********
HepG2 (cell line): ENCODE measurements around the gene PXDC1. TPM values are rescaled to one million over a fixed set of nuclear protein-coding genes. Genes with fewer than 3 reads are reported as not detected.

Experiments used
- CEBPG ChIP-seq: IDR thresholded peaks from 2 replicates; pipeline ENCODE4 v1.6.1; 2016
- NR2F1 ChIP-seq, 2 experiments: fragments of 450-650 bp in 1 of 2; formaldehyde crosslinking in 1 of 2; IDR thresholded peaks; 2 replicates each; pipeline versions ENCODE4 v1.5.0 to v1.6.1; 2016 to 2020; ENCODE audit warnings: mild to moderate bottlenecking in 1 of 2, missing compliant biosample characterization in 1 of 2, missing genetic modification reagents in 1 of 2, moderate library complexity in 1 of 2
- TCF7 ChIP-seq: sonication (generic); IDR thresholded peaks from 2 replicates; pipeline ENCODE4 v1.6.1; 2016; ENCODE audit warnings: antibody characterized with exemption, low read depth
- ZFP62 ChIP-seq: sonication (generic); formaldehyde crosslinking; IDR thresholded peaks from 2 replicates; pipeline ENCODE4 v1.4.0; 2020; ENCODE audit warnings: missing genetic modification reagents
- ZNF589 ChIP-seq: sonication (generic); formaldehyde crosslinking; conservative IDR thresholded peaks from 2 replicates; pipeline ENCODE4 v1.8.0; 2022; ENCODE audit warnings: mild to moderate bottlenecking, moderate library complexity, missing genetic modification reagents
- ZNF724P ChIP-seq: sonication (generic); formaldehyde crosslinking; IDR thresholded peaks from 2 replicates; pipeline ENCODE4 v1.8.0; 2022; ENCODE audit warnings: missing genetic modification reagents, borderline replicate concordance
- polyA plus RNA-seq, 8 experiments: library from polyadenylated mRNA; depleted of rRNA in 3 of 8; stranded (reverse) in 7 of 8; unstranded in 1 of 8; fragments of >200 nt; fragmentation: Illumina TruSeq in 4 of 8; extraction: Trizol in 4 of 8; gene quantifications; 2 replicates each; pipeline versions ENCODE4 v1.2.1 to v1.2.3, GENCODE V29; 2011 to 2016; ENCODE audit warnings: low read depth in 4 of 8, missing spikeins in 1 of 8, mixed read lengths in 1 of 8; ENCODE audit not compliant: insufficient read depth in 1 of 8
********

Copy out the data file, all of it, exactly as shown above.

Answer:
HepG2 (cell line): ENCODE measurements around the gene PXDC1. TPM values are rescaled to one million over a fixed set of nuclear protein-coding genes. Genes with fewer than 3 reads are reported as not detected.

Experiments used
- CEBPG ChIP-seq: IDR thresholded peaks from 2 replicates; pipeline ENCODE4 v1.6.1; 2016
- NR2F1 ChIP-seq, 2 experiments: fragments of 450-650 bp in 1 of 2; formaldehyde crosslinking in 1 of 2; IDR thresholded peaks; 2 replicates each; pipeline versions ENCODE4 v1.5.0 to v1.6.1; 2016 to 2020; ENCODE audit warnings: mild to moderate bottlenecking in 1 of 2, missing compliant biosample characterization in 1 of 2, missing genetic modification reagents in 1 of 2, moderate library complexity in 1 of 2
- TCF7 ChIP-seq: sonication (generic); IDR thresholded peaks from 2 replicates; pipeline ENCODE4 v1.6.1; 2016; ENCODE audit warnings: antibody characterized with exemption, low read depth
- ZFP62 ChIP-seq: sonication (generic); formaldehyde crosslinking; IDR thresholded peaks from 2 replicates; pipeline ENCODE4 v1.4.0; 2020; ENCODE audit warnings: missing genetic modification reagents
- ZNF589 ChIP-seq: sonication (generic); formaldehyde crosslinking; conservative IDR thresholded peaks from 2 replicates; pipeline ENCODE4 v1.8.0; 2022; ENCODE audit warnings: mild to moderate bottlenecking, moderate library complexity, missing genetic modification reagents
- ZNF724P ChIP-seq: sonication (generic); formaldehyde crosslinking; IDR thresholded peaks from 2 replicates; pipeline ENCODE4 v1.8.0; 2022; ENCODE audit warnings: missing genetic modification reagents, borderline replicate concordance
- polyA plus RNA-seq, 8 experiments: library from polyadenylated mRNA; depleted of rRNA in 3 of 8; stranded (reverse) in 7 of 8; unstranded in 1 of 8; fragments of >200 nt; fragmentation: Illumina TruSeq in 4 of 8; extraction: Trizol in 4 of 8; gene quantifications; 2 replicates each; pipeline versions ENCODE4 v1.2.1 to v1.2.3, GENCODE V29; 2011 to 2016; ENCODE audit warnings: low read depth in 4 of 8, missing spikeins in 1 of 8, mixed read lengths in 1 of 8; ENCODE audit not compliant: insufficient read depth in 1 of 8